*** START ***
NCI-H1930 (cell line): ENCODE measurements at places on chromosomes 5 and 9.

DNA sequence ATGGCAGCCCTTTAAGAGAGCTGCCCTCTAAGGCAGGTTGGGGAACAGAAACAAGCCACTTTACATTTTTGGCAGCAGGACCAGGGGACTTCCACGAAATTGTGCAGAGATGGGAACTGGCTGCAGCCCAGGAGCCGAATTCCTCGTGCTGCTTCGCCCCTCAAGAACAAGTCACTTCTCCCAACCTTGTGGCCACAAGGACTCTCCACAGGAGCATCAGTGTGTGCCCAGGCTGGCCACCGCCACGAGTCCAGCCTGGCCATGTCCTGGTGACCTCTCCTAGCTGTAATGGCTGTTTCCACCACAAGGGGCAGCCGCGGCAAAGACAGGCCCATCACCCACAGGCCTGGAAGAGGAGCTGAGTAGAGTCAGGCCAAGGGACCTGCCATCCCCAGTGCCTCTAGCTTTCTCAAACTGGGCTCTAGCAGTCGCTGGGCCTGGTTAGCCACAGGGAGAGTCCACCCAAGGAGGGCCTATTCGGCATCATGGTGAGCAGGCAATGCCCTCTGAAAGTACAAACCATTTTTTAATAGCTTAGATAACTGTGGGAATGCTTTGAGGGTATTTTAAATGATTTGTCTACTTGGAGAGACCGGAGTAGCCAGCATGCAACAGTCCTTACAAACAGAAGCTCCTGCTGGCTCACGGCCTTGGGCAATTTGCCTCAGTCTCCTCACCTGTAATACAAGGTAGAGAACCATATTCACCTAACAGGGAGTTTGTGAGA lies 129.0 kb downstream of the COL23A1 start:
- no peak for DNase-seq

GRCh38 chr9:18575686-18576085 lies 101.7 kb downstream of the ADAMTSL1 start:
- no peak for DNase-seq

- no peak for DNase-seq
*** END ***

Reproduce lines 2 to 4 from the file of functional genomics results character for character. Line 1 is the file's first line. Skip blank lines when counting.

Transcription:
DNA sequence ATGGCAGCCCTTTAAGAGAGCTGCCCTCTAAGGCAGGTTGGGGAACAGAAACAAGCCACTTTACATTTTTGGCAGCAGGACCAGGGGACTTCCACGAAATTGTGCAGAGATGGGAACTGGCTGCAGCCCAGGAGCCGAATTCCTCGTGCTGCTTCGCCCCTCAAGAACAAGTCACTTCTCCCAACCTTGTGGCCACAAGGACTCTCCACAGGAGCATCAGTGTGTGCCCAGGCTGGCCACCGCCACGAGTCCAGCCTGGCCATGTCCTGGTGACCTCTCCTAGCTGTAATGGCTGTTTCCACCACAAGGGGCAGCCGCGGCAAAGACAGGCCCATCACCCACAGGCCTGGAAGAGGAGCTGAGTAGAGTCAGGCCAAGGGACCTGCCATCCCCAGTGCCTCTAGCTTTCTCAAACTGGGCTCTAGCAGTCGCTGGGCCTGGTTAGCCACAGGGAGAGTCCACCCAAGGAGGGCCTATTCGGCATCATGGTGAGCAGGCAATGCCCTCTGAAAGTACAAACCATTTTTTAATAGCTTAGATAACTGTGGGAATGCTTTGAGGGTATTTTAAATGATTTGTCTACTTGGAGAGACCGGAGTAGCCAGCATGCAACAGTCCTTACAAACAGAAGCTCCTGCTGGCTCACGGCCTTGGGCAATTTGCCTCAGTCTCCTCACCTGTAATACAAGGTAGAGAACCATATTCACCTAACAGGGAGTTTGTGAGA lies 129.0 kb downstream of the COL23A1 start:
- no peak for DNase-seq

GRCh38 chr9:18575686-18576085 lies 101.7 kb downstream of the ADAMTSL1 start: